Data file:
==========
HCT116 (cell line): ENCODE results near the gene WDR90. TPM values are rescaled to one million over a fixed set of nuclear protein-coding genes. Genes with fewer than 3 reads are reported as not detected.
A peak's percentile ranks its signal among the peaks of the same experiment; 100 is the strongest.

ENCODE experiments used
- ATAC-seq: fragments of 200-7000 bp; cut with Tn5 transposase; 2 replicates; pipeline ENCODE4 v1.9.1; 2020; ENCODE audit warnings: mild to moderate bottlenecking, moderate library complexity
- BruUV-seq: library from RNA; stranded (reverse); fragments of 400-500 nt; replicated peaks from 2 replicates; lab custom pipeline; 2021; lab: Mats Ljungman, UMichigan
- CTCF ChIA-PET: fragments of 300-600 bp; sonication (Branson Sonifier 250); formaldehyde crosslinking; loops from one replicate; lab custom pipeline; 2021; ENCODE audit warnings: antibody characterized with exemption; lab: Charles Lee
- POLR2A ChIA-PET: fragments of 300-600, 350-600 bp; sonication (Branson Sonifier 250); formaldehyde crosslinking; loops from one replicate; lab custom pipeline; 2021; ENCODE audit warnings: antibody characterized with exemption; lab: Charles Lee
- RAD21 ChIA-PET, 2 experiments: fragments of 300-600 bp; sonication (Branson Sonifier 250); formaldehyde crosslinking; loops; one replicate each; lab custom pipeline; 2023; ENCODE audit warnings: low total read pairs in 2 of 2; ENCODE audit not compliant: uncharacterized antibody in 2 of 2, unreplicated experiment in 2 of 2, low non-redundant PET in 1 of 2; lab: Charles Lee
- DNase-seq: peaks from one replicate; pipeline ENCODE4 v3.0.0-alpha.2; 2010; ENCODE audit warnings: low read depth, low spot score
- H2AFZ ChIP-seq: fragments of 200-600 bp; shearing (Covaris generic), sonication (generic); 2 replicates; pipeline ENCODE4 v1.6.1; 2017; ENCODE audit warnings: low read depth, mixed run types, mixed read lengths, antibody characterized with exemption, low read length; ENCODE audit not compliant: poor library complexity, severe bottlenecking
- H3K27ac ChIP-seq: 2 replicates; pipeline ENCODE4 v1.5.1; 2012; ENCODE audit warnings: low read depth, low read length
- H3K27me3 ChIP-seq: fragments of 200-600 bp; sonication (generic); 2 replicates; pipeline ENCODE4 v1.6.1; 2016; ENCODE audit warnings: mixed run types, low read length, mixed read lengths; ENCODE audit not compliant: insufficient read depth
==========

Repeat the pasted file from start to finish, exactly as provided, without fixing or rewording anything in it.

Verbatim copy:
HCT116 (cell line): ENCODE results near the gene WDR90. TPM values are rescaled to one million over a fixed set of nuclear protein-coding genes. Genes with fewer than 3 reads are reported as not detected.
A peak's percentile ranks its signal among the peaks of the same experiment; 100 is the strongest.

ENCODE experiments used
- ATAC-seq: fragments of 200-7000 bp; cut with Tn5 transposase; 2 replicates; pipeline ENCODE4 v1.9.1; 2020; ENCODE audit warnings: mild to moderate bottlenecking, moderate library complexity
- BruUV-seq: library from RNA; stranded (reverse); fragments of 400-500 nt; replicated peaks from 2 replicates; lab custom pipeline; 2021; lab: Mats Ljungman, UMichigan
- CTCF ChIA-PET: fragments of 300-600 bp; sonication (Branson Sonifier 250); formaldehyde crosslinking; loops from one replicate; lab custom pipeline; 2021; ENCODE audit warnings: antibody characterized with exemption; lab: Charles Lee
- POLR2A ChIA-PET: fragments of 300-600, 350-600 bp; sonication (Branson Sonifier 250); formaldehyde crosslinking; loops from one replicate; lab custom pipeline; 2021; ENCODE audit warnings: antibody characterized with exemption; lab: Charles Lee
- RAD21 ChIA-PET, 2 experiments: fragments of 300-600 bp; sonication (Branson Sonifier 250); formaldehyde crosslinking; loops; one replicate each; lab custom pipeline; 2023; ENCODE audit warnings: low total read pairs in 2 of 2; ENCODE audit not compliant: uncharacterized antibody in 2 of 2, unreplicated experiment in 2 of 2, low non-redundant PET in 1 of 2; lab: Charles Lee
- DNase-seq: peaks from one replicate; pipeline ENCODE4 v3.0.0-alpha.2; 2010; ENCODE audit warnings: low read depth, low spot score
- H2AFZ ChIP-seq: fragments of 200-600 bp; shearing (Covaris generic), sonication (generic); 2 replicates; pipeline ENCODE4 v1.6.1; 2017; ENCODE audit warnings: low read depth, mixed run types, mixed read lengths, antibody characterized with exemption, low read length; ENCODE audit not compliant: poor library complexity, severe bottlenecking
- H3K27ac ChIP-seq: 2 replicates; pipeline ENCODE4 v1.5.1; 2012; ENCODE audit warnings: low read depth, low read length
- H3K27me3 ChIP-seq: fragments of 200-600 bp; sonication (generic); 2 replicates; pipeline ENCODE4 v1.6.1; 2016; ENCODE audit warnings: mixed run types, low read length, mixed read lengths; ENCODE audit not compliant: insufficient read depth